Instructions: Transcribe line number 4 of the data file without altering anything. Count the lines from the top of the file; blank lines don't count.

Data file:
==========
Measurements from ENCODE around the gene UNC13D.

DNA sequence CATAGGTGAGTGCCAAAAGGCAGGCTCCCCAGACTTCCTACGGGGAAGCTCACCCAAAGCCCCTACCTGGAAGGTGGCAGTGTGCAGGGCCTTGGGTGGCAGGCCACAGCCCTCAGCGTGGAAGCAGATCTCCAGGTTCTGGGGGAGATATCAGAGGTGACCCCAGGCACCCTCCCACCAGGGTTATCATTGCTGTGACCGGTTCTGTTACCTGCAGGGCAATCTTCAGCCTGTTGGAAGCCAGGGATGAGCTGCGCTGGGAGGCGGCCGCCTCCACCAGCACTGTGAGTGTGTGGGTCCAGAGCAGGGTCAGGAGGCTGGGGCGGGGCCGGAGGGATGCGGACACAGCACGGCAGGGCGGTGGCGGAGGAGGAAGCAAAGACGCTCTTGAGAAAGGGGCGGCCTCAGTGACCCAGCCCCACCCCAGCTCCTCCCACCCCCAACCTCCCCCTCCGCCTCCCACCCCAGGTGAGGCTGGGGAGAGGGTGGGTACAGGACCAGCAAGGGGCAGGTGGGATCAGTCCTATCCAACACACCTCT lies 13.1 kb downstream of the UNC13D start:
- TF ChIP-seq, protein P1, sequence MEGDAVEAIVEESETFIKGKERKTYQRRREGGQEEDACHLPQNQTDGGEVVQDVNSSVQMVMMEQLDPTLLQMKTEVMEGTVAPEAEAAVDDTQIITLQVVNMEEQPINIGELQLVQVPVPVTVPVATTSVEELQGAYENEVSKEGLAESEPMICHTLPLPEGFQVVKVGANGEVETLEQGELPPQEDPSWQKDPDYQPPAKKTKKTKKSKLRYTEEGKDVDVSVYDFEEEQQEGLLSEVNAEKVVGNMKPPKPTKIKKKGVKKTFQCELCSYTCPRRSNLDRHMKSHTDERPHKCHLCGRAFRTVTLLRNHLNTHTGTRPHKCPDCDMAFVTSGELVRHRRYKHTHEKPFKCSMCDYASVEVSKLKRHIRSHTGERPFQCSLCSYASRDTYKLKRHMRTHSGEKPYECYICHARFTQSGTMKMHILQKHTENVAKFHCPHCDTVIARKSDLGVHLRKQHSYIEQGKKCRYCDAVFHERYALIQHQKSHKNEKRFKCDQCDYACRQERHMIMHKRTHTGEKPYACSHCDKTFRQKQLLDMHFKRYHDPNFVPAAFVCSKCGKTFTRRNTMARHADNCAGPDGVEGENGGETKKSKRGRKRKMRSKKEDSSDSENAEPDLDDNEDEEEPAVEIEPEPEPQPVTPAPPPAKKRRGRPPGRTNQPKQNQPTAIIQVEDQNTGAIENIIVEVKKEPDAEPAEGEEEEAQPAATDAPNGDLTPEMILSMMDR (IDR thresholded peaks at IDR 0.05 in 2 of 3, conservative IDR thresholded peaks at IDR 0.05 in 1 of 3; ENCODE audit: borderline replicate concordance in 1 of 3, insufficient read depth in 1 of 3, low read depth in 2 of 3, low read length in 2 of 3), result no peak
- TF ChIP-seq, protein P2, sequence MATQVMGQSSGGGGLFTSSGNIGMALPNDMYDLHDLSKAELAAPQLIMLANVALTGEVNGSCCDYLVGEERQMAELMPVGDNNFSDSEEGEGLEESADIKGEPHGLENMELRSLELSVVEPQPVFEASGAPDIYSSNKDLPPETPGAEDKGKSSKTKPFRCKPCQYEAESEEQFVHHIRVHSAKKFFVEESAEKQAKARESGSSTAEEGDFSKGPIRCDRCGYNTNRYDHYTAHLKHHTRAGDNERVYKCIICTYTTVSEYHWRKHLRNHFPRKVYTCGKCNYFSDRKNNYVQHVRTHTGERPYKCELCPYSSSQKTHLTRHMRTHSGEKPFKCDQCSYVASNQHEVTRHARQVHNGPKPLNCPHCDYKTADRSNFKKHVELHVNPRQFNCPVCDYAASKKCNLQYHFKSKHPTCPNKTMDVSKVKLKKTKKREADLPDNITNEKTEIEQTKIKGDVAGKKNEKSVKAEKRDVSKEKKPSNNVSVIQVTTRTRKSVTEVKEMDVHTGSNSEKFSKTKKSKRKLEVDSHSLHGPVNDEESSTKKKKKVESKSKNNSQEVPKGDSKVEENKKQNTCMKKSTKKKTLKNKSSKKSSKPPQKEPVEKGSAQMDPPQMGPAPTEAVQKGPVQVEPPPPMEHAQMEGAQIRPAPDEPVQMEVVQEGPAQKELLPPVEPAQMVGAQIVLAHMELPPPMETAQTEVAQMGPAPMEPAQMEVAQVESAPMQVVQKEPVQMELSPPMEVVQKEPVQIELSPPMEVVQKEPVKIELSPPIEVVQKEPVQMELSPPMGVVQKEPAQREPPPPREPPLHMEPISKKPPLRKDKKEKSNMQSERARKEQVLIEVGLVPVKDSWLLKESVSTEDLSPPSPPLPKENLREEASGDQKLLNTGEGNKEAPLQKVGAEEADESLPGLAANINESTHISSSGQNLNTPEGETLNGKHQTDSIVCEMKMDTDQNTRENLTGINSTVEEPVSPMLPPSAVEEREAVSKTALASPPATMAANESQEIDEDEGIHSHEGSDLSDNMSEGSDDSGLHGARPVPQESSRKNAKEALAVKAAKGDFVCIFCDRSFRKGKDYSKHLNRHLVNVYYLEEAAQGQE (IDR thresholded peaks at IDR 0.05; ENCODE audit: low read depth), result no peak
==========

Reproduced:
- TF ChIP-seq, protein P2, sequence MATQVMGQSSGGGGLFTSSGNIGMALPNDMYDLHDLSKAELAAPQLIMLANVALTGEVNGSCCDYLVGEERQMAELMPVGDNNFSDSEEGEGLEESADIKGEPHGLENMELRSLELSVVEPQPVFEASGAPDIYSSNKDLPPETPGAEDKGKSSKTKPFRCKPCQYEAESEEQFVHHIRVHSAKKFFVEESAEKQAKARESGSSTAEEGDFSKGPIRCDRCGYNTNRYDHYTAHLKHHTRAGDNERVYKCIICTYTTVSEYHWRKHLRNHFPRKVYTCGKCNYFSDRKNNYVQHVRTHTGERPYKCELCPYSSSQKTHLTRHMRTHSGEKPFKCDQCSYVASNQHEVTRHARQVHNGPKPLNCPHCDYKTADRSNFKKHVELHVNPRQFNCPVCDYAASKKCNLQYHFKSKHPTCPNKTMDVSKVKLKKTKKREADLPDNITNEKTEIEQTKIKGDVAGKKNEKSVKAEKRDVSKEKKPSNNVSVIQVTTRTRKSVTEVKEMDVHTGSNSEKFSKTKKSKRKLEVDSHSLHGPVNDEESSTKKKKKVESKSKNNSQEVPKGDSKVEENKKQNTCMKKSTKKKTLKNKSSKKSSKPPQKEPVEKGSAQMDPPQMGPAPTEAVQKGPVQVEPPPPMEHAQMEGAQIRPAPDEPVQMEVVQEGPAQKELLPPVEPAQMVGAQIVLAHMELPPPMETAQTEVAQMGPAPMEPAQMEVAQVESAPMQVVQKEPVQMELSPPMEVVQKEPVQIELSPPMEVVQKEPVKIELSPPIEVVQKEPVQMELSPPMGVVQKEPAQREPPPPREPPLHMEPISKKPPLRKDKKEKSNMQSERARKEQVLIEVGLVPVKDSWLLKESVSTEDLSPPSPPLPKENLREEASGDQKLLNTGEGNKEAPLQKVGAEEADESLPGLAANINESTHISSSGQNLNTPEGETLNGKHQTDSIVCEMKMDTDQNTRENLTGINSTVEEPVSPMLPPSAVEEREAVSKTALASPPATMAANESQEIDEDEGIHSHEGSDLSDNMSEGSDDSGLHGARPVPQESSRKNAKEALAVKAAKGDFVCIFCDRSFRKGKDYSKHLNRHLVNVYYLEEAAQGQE (IDR thresholded peaks at IDR 0.05; ENCODE audit: low read depth), result no peak